Handling of Public Protests a ‘Stress Test’ for Police Reform

Share:
Oregon State Troopers and Portland police advance through tear gas and fireworks while dispersing a protest against police brutality and racial injustice on September 5, 2020, in Portland, Oregon. (Nathan Howard/GETTY IMAGES)

Oregon State Troopers and Portland police advance through tear gas and fireworks while dispersing a protest against police brutality and racial injustice on September 5, 2020, in Portland, Oregon. (Nathan Howard/GETTY IMAGES)

September 18, 2020

Sept. 21, 2020, update: The Justice Department announced that Seattle and Portland, Oregon, two cities covered in this article, have been added to a list of state and local governments “that are permitting anarchy, violence, and destruction in American cities,” according to a presidential memo. The recent memo threatened to review federal funding to cities that fit the criteria. In adding Portland and Seattle to the list, the DOJ cited violence and demonstrations that have occurred in both cities since George Floyd’s death in May.

Portland, Oregon, passed a milestone this month: 100 consecutive days of protest against police brutality and racial injustice.

Violent outbursts have marked the period of unrest since George Floyd died May 25, after Minneapolis police officer Derek Chauvin pinned the 46-year-old Black man to the ground by his neck. In Portland and across the country, the demonstrations unleashed by Floyd’s death still crackle with demands to fundamentally change American law enforcement.

In many cases, police have responded with force to disperse protesters, captured on cameras nationwide — including in Cleveland, Chicago, Seattle and Portland, all cities that were already under court-enforced agreements to reform their police departments. Independent monitors overseeing those agreements say it’s possible police could find themselves out of compliance for how they’ve responded to the recent unrest.

In Portland, peaceful vigils and protests flared to violence starting in late May, with officers firing tear gas and flash-bang grenades into crowds. The police bureau is on track to be released from its reform agreement as early as January 2021, but that could change if a pending review finds that police violated the terms of the contract. The review will focus on patterns of behavior rather than isolated incidents, according to Dennis Rosenbaum, a professor emeritus of criminology, law and justice at the University of Illinois at Chicago who leads the monitoring team.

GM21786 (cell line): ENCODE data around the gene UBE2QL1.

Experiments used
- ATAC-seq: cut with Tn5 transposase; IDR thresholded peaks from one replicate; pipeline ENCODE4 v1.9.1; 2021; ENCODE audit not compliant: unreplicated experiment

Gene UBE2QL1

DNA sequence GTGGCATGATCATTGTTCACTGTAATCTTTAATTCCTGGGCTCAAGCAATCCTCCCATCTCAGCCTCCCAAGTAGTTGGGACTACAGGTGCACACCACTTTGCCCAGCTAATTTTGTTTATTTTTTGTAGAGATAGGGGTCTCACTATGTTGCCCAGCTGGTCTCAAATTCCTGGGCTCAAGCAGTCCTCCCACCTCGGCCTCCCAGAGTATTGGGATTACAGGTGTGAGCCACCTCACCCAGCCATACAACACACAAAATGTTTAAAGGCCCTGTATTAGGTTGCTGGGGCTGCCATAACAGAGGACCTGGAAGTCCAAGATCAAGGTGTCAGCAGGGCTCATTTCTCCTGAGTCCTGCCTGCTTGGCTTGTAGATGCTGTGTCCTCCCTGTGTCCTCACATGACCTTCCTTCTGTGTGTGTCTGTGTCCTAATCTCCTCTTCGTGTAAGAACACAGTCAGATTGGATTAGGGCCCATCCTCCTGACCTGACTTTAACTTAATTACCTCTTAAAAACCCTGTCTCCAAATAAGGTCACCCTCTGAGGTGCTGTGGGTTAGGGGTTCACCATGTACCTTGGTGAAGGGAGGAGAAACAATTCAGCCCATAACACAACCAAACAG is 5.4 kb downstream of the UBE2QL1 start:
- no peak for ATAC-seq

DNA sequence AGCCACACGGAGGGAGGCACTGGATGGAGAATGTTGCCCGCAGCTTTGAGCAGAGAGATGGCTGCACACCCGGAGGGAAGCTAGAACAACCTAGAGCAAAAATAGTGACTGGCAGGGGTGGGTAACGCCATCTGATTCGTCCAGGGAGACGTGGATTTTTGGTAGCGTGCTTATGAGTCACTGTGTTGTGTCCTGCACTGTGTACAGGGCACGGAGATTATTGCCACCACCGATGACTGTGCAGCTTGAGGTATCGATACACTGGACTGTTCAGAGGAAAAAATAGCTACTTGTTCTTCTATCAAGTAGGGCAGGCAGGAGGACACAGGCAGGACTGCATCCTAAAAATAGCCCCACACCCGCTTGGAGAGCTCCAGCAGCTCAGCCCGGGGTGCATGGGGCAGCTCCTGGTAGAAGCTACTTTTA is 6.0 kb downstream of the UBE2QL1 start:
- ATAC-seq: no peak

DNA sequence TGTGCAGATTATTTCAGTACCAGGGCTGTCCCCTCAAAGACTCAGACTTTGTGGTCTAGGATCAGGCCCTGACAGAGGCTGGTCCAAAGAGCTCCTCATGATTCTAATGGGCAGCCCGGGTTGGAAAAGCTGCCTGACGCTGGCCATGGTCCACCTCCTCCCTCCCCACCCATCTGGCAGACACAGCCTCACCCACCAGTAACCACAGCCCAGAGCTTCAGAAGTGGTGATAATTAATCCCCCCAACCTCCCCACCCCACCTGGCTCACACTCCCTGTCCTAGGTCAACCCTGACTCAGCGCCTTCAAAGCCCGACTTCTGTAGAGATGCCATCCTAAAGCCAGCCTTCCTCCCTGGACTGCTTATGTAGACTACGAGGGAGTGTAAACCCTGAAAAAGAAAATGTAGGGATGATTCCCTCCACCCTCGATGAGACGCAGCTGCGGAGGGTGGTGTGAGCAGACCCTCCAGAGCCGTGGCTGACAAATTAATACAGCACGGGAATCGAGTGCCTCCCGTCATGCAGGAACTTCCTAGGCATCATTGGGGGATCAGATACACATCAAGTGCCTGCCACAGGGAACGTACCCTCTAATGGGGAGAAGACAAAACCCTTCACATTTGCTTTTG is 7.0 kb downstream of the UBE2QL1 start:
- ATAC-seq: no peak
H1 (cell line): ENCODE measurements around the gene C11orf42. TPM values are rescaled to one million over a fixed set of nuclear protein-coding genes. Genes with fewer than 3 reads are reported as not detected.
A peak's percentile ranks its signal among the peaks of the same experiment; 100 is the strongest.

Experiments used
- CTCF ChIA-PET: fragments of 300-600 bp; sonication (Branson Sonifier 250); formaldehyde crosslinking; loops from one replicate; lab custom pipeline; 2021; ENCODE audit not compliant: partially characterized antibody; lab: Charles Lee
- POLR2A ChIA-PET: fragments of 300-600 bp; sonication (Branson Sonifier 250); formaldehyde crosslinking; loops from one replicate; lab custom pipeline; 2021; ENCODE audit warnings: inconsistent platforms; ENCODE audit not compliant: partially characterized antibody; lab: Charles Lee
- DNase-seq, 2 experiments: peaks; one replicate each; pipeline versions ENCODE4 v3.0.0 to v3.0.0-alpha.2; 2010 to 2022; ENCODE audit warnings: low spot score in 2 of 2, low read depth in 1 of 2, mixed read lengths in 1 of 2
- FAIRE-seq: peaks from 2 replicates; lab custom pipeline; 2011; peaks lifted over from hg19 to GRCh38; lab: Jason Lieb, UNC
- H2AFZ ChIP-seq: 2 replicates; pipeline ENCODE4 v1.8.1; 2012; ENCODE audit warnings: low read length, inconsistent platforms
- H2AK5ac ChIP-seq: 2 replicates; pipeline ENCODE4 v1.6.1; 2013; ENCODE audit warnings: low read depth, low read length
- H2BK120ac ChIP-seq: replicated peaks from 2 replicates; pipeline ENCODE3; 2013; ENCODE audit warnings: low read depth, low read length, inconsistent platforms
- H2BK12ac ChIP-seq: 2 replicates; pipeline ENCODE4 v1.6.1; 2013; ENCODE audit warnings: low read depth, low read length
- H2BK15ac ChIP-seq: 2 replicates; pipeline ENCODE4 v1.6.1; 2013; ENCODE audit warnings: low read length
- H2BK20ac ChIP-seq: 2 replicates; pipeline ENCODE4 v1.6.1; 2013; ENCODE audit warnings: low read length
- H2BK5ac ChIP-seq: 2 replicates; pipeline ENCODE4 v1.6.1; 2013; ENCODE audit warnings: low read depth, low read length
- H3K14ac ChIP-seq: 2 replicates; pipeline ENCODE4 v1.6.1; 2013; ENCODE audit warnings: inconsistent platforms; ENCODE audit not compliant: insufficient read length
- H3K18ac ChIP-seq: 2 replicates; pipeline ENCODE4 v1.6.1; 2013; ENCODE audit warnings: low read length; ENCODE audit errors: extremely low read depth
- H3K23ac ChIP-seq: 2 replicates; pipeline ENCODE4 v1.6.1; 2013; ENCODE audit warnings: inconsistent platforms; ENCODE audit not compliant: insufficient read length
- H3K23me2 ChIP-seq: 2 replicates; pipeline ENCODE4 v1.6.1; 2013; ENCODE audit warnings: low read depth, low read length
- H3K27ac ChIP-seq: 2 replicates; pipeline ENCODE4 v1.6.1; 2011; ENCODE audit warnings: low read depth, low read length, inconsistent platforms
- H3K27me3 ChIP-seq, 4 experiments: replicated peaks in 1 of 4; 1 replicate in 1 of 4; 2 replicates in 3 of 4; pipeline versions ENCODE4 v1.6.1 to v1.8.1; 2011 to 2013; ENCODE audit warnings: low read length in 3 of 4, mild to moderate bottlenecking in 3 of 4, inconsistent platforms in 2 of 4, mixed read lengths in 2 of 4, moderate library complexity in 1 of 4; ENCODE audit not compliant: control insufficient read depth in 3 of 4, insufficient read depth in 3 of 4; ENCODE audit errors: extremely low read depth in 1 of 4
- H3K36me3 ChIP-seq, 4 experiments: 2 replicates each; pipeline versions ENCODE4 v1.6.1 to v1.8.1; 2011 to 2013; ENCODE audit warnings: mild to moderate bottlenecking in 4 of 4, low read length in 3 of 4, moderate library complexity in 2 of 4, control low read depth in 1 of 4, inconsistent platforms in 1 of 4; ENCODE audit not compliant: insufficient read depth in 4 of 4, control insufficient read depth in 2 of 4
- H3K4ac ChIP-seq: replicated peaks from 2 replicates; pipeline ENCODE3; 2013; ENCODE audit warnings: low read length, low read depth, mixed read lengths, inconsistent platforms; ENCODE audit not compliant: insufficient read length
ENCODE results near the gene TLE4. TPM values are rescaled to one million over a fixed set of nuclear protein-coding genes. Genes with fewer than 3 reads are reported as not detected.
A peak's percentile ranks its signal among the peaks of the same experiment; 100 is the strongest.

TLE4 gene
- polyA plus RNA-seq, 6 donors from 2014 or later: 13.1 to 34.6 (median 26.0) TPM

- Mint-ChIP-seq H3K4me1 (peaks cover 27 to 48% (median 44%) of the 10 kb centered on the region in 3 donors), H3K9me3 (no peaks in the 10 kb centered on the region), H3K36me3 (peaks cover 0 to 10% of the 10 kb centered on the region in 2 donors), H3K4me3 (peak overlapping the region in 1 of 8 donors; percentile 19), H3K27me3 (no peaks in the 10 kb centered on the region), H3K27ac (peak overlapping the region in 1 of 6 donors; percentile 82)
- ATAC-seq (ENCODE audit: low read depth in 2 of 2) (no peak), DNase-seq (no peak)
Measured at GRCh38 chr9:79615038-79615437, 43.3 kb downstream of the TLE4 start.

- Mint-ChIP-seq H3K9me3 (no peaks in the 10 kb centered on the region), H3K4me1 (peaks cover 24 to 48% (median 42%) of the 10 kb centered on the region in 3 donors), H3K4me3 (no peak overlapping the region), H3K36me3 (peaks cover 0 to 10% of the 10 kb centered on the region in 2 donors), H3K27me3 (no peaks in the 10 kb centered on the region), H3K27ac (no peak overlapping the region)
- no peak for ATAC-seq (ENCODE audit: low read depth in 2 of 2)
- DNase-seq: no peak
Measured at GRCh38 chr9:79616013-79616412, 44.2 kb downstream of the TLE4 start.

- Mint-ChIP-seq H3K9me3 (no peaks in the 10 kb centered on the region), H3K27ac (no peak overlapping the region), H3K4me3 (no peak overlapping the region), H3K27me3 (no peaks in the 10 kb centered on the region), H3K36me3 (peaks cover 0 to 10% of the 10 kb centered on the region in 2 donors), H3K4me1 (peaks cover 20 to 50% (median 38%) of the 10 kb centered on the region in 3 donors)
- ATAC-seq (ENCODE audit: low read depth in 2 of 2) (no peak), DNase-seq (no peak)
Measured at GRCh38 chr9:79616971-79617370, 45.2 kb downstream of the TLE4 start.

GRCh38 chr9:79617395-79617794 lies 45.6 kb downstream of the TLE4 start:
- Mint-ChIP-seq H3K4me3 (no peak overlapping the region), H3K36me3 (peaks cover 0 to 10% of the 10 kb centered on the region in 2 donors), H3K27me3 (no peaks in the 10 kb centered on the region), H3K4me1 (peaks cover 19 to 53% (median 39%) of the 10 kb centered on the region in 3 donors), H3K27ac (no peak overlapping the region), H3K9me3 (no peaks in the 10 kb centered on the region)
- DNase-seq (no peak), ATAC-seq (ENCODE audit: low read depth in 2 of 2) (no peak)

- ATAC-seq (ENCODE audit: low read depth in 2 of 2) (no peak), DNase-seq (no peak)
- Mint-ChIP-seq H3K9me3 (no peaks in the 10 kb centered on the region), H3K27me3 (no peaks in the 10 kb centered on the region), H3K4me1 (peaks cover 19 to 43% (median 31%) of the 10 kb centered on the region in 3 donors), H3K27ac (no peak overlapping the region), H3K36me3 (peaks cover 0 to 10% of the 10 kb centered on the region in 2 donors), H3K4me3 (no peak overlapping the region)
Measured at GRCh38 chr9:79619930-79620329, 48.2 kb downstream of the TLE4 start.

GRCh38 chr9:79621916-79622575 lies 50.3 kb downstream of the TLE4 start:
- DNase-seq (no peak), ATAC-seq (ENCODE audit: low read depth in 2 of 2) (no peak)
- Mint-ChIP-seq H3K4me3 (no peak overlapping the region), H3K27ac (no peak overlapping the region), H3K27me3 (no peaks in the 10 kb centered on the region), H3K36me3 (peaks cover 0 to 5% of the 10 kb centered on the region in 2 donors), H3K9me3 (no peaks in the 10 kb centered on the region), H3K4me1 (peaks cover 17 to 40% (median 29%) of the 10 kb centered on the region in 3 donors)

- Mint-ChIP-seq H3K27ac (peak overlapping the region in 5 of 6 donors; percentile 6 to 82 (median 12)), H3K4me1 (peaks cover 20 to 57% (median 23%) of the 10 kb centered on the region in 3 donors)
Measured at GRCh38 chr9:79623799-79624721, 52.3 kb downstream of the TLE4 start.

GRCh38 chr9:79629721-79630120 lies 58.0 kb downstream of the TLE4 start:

“In a way, these protests are a true test of the reforms,” Rosenbaum said. “In the next couple of months, we’re going to write a report, and I’m not certain yet what it’s going to say, but it’s going to either say, you’re still in compliance, or you’re not.”

The aggressive tactics used on protesters have also undermined the tentative hope some community members held for government-led reform. Activist Lakayana Drury, who co-chairs a civilian advisory group created in the wake of the agreement, says the way Portland police acted during protests has cast doubt on whether the reform agreement was ever effective. He has also criticized the compliance team overseeing the agreement as being too lenient in its progress reports. Instead, Drury said it’s time for the community and groups such as his own committee to play a greater role in deciding how Portland should be policed.

“The protests are essential and instead of a test, I look at it as a gift — the community’s saying, ‘Look, let’s have this dialogue, let’s create these changes,’” Drury said. “There’s some changes achieved by the settlement agreement, and it’s now the time to move on to that next chapter, that post-George Floyd new paradigm of policing in the United States and bringing the power back to the people.”

A police spokesperson told FRONTLINE that Portland Police Chief Chuck Lovell was too busy for an interview. In a brief statement released September 1, Lovell condemned the violent protests and called on the city’s elected officials to “draw a line in the sand and to hold people accountable.”

A similar reassessment of how police have handled protests is underway in Seattle. On May 7, weeks before George Floyd died, the city had filed a motion to end its commitments under a 2012 consent decree, the strongest type of police-reform agreement. Seattle formally withdrew the motion on June 4, following “unprecedented levels of protests,” in which demonstrators clashed with police, and the air downtown burned with smoke and pepper spray.